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Chairman David Scott and Agriculture Appropriations Chair Sanford Bishop send Letter to USTR Regarding EU Trade Barriers for Peanuts

WASHINGTON – House Agriculture Committee Chairman David Scott and House Appropriations Subcommittee on Agriculture Chair Sanford Bishop sent the following letter to U.S. Trade Representative Ambassador Katherine Tai in regard to European non-tariff trade barriers impacting peanuts. The full text of the letter is as follows:

Dear Ambassador Tai,

As House agricultural leaders and Representatives of the nation's top peanut growing state, Georgia, we must bring an important trade issue concerning a non-tariff trade barrier related to peanuts to your attention. As you may already be aware, the European Union (EU) has imposed extraneous aflatoxin testing in peanuts, which has been affecting American peanut farmers and the entire U.S. peanut industry.

Aflatoxin is a naturally occurring contaminant that affects a variety of crops, including peanuts. The United States Food and Drug Administration (FDA) established a maximum threshold for aflatoxin of 15 parts per billion for raw peanuts and 20 parts per billion for peanut products, based on the appropriate toxicological data, and the United States Department of Agriculture (USDA) performs rigorous testing on peanuts for quality and safety. We are strong supporters of science and believe that science and regard for the public health should guide our regulatory principles when it comes to food safety. Through their rigorous testing and grading processes, the USDA and American peanut farmers demonstrate that they follow those same principles and are committed to producing high-quality peanuts that can be consumed safely.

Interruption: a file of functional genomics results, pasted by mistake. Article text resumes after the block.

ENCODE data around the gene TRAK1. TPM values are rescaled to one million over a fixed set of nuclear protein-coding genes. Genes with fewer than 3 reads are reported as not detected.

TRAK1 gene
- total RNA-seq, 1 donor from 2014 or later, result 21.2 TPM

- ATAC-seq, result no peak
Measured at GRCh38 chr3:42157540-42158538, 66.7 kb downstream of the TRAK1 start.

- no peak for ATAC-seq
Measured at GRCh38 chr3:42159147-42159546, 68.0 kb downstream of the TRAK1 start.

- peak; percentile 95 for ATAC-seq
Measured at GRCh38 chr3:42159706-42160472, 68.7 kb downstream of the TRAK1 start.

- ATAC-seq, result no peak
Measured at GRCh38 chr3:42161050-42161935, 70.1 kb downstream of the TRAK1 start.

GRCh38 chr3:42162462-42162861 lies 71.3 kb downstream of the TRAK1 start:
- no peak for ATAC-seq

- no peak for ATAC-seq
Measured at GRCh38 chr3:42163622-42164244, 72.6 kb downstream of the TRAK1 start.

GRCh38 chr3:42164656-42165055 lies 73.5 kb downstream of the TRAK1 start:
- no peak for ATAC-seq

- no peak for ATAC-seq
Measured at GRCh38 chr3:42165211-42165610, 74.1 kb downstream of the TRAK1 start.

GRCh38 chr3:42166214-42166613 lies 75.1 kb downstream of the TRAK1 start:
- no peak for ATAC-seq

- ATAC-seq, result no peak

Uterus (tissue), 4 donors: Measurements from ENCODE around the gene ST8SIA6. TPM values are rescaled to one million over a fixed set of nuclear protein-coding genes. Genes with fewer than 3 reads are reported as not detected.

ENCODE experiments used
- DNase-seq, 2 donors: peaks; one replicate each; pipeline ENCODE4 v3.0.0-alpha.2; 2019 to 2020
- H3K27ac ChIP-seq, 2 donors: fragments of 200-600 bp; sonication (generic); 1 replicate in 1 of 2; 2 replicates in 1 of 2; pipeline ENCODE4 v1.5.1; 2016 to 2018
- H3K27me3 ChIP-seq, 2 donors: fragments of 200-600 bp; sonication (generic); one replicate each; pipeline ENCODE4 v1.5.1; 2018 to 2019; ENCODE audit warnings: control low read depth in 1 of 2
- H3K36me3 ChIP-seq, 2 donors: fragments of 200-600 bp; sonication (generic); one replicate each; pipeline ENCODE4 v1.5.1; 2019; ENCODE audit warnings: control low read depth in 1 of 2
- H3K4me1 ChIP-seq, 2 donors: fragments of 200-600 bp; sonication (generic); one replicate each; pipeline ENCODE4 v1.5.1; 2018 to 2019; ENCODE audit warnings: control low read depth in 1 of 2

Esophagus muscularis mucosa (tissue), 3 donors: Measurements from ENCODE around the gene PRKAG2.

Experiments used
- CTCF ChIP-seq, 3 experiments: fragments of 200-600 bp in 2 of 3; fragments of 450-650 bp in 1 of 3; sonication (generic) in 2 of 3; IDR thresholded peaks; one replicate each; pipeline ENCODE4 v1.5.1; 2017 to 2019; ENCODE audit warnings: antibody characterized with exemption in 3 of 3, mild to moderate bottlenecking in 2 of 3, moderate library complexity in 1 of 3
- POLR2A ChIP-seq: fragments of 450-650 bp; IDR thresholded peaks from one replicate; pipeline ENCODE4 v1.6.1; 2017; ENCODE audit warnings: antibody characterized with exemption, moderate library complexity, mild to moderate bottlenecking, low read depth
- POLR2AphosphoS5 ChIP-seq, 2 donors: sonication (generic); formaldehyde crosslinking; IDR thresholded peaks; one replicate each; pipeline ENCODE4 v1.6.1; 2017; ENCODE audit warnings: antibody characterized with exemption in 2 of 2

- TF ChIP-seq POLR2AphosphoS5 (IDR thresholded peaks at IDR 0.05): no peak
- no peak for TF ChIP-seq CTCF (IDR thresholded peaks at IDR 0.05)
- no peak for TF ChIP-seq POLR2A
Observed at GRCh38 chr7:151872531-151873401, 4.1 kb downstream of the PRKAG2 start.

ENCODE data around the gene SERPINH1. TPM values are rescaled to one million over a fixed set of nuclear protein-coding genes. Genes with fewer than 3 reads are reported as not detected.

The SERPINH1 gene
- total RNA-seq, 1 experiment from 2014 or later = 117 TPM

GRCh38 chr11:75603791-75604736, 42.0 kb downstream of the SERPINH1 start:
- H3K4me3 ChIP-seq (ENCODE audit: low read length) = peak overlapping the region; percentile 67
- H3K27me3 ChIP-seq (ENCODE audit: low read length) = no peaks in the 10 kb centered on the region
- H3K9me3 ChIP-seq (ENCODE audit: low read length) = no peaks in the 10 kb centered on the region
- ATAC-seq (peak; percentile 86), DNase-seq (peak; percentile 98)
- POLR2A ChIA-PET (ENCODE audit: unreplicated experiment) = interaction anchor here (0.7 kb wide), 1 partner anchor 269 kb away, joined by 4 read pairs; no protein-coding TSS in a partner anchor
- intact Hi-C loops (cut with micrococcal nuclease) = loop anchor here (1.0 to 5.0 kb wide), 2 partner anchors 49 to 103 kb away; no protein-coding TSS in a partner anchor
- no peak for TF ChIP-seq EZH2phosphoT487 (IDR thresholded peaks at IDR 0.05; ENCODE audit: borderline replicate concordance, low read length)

Unfortunately, the EU enforces an extra level of testing at European ports and maintains thresholds for aflatoxin that range from as low as 2 parts per billion to 15 parts per billion. From what was once a top peanut export market, the U.S. industry estimates approximately $170 million in lost sales in recent years, because of Europe's arduous testing imposed upon American peanut imports. Losses at a similar rate will continue unless a resolution is negotiated to alleviate the superfluous testing creating this barrier.

Your recent success resolving the aircraft tariff dispute was commendable, and the resolution of that dispute was a welcome sign to America's farmers. We encourage you to build on that good faith by working with your European counterparts to resolve this issue and help our peanut farmers.

Please let us know how we may support you in this endeavor. Thank you for your continued support for American farmers and for your consideration of this request.


David Scott

Sanford D. Bishop Jr.

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